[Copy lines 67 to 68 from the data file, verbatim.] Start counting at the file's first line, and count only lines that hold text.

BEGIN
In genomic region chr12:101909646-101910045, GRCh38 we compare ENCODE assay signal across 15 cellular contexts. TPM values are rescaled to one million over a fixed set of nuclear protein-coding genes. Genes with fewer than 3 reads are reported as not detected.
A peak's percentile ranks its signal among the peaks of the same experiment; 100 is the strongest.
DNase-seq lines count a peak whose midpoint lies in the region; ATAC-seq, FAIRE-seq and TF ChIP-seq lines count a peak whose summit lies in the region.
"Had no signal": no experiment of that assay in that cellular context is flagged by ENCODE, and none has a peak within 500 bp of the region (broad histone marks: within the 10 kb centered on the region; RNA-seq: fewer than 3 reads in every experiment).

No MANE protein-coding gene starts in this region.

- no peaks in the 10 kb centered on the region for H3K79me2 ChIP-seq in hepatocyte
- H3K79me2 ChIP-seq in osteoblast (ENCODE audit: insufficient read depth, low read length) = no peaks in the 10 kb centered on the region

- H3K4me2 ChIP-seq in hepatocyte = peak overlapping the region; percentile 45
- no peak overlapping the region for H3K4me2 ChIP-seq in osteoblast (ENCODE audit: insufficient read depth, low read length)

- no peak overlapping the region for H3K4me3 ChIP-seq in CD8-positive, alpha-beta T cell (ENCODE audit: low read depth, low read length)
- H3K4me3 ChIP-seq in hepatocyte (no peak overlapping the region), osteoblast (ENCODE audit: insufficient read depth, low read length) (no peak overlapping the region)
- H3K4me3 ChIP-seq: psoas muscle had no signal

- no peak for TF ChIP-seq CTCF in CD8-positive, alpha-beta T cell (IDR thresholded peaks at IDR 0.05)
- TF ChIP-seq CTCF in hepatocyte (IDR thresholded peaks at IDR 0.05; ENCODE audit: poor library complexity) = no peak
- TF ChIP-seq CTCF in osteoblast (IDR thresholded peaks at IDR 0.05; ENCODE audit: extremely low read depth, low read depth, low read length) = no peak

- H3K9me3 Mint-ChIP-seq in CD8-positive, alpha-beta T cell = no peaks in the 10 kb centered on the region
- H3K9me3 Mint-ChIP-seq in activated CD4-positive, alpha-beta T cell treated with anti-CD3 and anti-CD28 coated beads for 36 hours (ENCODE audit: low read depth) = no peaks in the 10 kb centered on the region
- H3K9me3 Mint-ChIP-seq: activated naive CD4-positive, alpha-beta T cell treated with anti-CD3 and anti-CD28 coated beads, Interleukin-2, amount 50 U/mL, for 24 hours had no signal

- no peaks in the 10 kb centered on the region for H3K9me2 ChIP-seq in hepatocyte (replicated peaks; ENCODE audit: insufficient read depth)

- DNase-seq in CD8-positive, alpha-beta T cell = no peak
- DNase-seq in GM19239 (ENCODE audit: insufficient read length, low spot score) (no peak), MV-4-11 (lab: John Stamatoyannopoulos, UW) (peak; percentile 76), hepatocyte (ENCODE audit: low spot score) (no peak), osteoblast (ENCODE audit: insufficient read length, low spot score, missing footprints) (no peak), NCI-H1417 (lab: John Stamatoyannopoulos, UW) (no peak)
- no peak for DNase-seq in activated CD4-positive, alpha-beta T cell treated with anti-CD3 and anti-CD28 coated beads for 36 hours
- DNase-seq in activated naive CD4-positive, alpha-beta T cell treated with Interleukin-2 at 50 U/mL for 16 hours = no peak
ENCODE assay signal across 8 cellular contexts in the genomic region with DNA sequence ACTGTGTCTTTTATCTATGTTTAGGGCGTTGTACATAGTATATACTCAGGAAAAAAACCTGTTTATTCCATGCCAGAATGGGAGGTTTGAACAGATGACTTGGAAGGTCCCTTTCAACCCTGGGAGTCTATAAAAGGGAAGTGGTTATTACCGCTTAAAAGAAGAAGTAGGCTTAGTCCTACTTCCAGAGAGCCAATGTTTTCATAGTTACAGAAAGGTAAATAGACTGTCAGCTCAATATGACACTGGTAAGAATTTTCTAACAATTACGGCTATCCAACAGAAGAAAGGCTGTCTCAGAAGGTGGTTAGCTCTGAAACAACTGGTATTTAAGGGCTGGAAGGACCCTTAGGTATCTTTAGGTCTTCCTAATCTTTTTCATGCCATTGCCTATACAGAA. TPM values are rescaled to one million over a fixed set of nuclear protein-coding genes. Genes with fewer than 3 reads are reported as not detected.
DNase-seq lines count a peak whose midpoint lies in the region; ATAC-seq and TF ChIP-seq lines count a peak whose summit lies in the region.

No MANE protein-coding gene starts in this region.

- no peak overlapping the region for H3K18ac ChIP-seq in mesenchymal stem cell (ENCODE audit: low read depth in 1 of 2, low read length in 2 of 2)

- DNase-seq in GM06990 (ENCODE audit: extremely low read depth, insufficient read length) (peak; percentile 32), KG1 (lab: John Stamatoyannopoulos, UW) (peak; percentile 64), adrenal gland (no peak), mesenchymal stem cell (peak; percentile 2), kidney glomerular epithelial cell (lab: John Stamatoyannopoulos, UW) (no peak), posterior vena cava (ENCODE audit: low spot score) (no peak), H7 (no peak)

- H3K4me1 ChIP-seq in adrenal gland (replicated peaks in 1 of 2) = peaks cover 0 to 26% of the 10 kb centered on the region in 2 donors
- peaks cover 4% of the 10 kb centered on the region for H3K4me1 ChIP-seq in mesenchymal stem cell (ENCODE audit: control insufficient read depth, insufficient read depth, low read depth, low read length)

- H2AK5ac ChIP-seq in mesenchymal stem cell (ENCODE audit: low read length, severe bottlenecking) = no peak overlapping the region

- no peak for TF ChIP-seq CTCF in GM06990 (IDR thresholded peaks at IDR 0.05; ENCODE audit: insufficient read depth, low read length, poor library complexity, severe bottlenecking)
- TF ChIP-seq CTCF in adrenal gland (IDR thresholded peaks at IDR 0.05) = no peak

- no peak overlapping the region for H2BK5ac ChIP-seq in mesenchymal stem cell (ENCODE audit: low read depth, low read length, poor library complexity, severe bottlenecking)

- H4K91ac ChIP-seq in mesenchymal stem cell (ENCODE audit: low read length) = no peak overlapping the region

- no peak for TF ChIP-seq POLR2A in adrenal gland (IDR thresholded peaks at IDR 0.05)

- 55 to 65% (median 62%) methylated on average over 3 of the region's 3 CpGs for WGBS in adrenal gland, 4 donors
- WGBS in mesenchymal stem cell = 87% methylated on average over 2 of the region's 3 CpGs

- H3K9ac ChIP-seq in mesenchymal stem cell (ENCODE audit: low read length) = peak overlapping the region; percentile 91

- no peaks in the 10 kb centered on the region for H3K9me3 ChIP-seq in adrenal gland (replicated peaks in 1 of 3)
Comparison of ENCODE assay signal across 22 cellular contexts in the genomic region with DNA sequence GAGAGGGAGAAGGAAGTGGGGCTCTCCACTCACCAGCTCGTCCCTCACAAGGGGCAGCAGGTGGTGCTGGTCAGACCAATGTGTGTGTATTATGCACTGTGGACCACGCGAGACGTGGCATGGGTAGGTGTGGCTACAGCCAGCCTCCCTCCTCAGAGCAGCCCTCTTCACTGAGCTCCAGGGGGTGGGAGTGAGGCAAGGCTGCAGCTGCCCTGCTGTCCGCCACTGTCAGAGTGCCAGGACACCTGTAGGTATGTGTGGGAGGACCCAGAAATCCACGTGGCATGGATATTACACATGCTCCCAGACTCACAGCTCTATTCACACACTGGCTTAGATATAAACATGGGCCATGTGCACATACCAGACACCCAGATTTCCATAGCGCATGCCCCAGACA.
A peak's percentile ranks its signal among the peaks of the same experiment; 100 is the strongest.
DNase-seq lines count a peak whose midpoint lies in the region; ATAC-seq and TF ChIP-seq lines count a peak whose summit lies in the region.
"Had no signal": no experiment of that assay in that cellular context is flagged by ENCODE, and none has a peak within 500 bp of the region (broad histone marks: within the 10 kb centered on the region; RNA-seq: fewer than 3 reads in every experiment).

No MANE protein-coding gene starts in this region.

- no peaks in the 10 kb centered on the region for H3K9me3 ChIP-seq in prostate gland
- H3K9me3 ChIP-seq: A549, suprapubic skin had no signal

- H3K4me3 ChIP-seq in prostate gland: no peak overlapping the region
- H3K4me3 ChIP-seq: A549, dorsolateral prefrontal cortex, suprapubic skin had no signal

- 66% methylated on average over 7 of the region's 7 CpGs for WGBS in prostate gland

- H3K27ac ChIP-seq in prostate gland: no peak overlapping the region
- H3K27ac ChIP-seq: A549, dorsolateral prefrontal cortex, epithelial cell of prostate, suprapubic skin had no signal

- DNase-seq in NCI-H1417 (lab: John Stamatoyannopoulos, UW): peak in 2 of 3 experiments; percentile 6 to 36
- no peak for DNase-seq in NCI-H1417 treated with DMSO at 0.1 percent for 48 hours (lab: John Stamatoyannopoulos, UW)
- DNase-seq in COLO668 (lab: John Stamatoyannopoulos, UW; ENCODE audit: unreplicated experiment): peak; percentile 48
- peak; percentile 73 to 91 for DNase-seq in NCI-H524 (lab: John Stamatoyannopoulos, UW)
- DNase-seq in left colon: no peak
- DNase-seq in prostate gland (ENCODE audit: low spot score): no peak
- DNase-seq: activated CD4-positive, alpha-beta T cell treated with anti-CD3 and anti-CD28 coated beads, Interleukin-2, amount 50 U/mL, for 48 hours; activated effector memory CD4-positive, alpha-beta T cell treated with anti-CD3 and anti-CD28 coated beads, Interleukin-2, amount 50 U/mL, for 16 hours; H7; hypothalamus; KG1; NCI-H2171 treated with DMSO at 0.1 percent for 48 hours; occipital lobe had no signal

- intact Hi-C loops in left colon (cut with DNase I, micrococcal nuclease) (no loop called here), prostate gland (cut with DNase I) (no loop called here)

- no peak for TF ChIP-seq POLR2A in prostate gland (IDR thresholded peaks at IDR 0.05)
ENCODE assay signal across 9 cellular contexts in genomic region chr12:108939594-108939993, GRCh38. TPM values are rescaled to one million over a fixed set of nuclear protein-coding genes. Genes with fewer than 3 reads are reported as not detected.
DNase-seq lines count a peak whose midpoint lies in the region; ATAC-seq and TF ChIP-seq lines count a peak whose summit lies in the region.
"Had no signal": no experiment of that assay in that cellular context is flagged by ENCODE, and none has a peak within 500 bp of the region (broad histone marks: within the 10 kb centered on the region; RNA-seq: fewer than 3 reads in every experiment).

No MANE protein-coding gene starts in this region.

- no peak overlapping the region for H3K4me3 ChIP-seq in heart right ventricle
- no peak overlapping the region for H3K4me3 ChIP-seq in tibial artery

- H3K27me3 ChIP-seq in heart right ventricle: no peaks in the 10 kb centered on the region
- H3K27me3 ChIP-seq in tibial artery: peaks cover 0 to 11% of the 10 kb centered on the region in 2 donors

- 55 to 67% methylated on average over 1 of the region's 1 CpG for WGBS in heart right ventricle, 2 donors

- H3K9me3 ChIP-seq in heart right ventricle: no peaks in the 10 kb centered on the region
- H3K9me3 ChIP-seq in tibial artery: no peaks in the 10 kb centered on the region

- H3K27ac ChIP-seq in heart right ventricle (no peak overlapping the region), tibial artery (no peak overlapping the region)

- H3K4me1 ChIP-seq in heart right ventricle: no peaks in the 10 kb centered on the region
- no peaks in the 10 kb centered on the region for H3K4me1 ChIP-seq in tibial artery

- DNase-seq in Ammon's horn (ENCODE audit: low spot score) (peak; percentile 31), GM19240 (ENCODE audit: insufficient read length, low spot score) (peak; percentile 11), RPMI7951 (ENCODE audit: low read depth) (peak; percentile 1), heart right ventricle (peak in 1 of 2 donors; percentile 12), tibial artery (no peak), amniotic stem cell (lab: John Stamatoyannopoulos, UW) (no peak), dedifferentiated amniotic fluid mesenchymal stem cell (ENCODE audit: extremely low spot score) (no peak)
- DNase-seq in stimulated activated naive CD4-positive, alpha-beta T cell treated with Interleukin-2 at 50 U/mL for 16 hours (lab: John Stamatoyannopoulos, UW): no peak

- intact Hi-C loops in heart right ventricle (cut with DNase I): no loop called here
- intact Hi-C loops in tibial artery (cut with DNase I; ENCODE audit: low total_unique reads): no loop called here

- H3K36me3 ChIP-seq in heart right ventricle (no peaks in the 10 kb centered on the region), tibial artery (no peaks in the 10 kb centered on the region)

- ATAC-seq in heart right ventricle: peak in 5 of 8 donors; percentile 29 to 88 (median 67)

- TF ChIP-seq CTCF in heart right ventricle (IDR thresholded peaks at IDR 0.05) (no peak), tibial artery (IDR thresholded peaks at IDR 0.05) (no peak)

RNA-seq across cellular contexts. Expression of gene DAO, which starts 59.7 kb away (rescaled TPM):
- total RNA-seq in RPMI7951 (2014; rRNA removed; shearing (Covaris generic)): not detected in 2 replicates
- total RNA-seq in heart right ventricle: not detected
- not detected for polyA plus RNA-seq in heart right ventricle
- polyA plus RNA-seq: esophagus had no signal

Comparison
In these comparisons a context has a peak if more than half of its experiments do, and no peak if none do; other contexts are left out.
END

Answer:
- no peak overlapping the region for H3K4me3 ChIP-seq in tibial artery

- H3K27me3 ChIP-seq in heart right ventricle: no peaks in the 10 kb centered on the region